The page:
Walker and Walker
Walker and Walker
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Installation at Irish Museum of Modern Art, Dublin
Bronze head, 29 x 16 x 21 cm

A bronze head with a black patina sits on a plinth, Portrait of Charles Baudelaire after Raymond Duchamp-Villon is a remodelling by the Walker brothers of a portrait of Baudelaire that was made by Raymond Duchamp Villon, brother of Marcel Duchamp in 1913.The portrait is a severe representation with a large crown for the head and a down-turned mouth which can be attributed to Edward Manets representations of Baudelaire. Baudelaire had been dead for almost half a century before Duchamp-Villon made his portrait. Remodelled here, with his smooth and swollen dome, his ruthless nose, and dead, unseeing, angled eyes, the unsettling nature of the work makes reference to the severity of a Roman or French Gothic sculpted head but is ultimately modernist in its form.

Housed within the bronze head are three objects, a lump of clay, a ruby and a meteorite which reference other representations of Baudelaire that can be attributed to Stéphane Mallarmé. In Mallarmés poem “The Tomb of Charles Baudelaire,” the initial image is not actually that of a tomb but of the dead poet himself. The buried temple refers to Baudelaire’s body, which, though already buried in the Montparnasse cemetery, still has mud and rubies issuing from its mouth, a reference to both the profane and the beauty contained in Baudelaire’s poetic utterances.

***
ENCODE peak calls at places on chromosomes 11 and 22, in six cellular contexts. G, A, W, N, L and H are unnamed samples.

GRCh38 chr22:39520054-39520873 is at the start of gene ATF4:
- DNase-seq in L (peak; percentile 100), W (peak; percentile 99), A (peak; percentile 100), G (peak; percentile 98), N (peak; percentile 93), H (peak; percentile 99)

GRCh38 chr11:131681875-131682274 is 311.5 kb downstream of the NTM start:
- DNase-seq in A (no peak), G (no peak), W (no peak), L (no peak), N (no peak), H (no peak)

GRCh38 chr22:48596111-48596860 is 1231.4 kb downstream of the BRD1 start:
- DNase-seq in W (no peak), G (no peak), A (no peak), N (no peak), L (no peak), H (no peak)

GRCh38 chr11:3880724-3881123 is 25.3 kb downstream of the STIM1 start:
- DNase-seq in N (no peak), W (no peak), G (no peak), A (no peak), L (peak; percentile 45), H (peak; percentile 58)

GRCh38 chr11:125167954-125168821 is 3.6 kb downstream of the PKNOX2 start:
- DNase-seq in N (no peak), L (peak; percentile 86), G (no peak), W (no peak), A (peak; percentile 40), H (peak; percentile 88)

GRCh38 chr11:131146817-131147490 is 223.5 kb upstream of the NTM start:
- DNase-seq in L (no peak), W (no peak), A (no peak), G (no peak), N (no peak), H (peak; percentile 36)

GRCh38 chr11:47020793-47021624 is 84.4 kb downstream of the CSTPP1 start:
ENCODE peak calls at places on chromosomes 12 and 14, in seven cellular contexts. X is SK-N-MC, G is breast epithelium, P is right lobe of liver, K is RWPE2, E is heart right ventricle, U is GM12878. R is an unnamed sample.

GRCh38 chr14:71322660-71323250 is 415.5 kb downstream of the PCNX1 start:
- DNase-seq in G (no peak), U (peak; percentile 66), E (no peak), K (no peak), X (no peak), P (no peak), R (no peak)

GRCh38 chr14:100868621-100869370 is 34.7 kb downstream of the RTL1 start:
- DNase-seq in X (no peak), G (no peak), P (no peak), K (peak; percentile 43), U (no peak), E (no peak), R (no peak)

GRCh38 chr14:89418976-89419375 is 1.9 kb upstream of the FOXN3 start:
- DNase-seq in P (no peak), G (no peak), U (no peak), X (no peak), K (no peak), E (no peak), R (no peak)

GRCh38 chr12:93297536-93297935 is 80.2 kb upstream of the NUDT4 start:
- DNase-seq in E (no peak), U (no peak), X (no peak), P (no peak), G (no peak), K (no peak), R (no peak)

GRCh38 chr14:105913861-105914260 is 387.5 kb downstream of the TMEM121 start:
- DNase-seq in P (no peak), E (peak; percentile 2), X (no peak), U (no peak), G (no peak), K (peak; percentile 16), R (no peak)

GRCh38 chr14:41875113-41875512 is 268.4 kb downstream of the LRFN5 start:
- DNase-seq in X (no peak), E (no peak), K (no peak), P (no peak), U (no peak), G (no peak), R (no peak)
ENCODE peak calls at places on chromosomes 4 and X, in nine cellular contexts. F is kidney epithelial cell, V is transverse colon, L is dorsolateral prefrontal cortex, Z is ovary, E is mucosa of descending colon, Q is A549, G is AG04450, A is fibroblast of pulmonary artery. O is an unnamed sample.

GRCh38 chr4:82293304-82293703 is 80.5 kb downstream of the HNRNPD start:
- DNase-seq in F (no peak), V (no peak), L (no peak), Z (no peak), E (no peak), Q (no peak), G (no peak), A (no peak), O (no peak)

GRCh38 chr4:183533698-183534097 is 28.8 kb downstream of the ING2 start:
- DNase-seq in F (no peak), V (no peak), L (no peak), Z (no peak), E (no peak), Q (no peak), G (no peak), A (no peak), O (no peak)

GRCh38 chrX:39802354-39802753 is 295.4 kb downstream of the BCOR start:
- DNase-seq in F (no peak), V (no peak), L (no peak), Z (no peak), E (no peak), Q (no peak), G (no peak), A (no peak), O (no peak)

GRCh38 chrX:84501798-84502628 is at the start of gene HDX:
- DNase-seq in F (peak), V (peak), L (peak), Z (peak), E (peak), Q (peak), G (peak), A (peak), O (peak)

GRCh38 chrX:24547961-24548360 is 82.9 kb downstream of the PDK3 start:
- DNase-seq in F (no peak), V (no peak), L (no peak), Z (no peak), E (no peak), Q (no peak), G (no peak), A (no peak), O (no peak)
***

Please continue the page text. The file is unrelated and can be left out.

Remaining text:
The meteorite refers to Mallarmé's portrayal of Edger Allen Poe's tomb as a kind of meteorite emphasising Mallarmé's perception of Poe as an extraterrestrial. Baudelaire over the course of time had employed Poe as his final and most inducing intercessor, a means to navigate his complex political and artistic practice.This unique relationship is addressed in all it complexities in Walker and Walker’s play
Return Inverse, a copy of which sits nearby on the windowsill.

Installation at the Irish Museum of Modern Art

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